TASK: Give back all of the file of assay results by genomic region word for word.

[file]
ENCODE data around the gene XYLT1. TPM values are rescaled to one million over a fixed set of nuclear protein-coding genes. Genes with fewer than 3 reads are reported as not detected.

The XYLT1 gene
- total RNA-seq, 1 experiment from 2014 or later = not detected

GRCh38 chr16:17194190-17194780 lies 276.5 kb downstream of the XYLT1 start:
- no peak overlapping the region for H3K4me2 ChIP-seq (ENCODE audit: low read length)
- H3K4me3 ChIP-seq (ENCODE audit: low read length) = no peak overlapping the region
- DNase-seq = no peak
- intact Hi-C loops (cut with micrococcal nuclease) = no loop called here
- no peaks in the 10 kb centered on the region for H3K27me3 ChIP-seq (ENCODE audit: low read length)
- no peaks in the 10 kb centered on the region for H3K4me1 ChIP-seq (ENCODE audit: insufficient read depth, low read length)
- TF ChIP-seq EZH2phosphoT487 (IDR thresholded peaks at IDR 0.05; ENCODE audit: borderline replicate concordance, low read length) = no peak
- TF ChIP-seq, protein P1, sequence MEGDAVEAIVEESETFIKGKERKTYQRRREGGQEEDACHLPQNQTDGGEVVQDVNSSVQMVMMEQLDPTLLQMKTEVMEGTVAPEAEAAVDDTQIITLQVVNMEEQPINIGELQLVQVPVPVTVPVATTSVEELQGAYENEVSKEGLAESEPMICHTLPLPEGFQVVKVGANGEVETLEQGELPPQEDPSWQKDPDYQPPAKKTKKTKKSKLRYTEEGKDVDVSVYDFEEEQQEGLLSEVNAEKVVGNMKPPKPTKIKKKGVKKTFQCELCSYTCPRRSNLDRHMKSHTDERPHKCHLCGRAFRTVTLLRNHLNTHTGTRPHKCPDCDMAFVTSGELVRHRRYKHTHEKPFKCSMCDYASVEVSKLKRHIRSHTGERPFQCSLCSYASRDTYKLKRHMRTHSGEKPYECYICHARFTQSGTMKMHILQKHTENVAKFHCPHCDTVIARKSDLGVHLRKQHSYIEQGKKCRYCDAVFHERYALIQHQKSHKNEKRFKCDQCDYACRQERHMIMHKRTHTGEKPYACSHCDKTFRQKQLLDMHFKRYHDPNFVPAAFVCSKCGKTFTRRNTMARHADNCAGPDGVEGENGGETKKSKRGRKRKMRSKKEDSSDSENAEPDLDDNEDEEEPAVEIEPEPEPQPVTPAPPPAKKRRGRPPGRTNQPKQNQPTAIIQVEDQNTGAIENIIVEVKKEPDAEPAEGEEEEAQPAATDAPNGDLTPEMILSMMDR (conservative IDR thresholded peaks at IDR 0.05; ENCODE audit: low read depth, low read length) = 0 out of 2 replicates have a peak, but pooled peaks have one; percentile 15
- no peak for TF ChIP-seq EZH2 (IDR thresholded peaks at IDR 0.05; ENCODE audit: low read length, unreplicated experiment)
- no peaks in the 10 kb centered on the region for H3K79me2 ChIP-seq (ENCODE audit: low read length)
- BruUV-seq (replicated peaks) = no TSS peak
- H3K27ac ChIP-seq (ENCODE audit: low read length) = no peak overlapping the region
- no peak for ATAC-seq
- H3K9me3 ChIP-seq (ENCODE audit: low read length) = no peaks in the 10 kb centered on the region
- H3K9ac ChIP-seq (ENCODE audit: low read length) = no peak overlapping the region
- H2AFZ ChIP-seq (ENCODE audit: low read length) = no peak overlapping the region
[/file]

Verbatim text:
ENCODE data around the gene XYLT1. TPM values are rescaled to one million over a fixed set of nuclear protein-coding genes. Genes with fewer than 3 reads are reported as not detected.

The XYLT1 gene
- total RNA-seq, 1 experiment from 2014 or later = not detected

GRCh38 chr16:17194190-17194780 lies 276.5 kb downstream of the XYLT1 start:
- no peak overlapping the region for H3K4me2 ChIP-seq (ENCODE audit: low read length)
- H3K4me3 ChIP-seq (ENCODE audit: low read length) = no peak overlapping the region
- DNase-seq = no peak
- intact Hi-C loops (cut with micrococcal nuclease) = no loop called here
- no peaks in the 10 kb centered on the region for H3K27me3 ChIP-seq (ENCODE audit: low read length)
- no peaks in the 10 kb centered on the region for H3K4me1 ChIP-seq (ENCODE audit: insufficient read depth, low read length)
- TF ChIP-seq EZH2phosphoT487 (IDR thresholded peaks at IDR 0.05; ENCODE audit: borderline replicate concordance, low read length) = no peak
- TF ChIP-seq, protein P1, sequence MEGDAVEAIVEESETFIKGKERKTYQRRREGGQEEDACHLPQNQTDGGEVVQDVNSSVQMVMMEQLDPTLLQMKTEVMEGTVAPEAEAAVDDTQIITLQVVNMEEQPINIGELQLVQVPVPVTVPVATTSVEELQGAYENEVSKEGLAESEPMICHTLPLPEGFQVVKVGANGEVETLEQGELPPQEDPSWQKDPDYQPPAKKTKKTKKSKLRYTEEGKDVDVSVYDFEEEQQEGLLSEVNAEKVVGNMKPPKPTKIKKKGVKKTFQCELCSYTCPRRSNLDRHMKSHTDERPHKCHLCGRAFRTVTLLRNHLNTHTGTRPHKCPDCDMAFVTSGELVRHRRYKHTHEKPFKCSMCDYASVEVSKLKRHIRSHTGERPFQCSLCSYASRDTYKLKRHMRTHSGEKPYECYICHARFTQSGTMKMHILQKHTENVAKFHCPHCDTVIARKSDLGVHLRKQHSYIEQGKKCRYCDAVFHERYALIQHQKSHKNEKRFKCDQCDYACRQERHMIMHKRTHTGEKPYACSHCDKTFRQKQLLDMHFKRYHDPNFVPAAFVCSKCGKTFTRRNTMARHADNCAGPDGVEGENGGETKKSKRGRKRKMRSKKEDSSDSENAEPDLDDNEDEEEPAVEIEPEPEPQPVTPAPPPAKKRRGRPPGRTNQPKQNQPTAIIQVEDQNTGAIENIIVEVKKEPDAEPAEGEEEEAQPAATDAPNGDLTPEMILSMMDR (conservative IDR thresholded peaks at IDR 0.05; ENCODE audit: low read depth, low read length) = 0 out of 2 replicates have a peak, but pooled peaks have one; percentile 15
- no peak for TF ChIP-seq EZH2 (IDR thresholded peaks at IDR 0.05; ENCODE audit: low read length, unreplicated experiment)
- no peaks in the 10 kb centered on the region for H3K79me2 ChIP-seq (ENCODE audit: low read length)
- BruUV-seq (replicated peaks) = no TSS peak
- H3K27ac ChIP-seq (ENCODE audit: low read length) = no peak overlapping the region
- no peak for ATAC-seq
- H3K9me3 ChIP-seq (ENCODE audit: low read length) = no peaks in the 10 kb centered on the region
- H3K9ac ChIP-seq (ENCODE audit: low read length) = no peak overlapping the region
- H2AFZ ChIP-seq (ENCODE audit: low read length) = no peak overlapping the region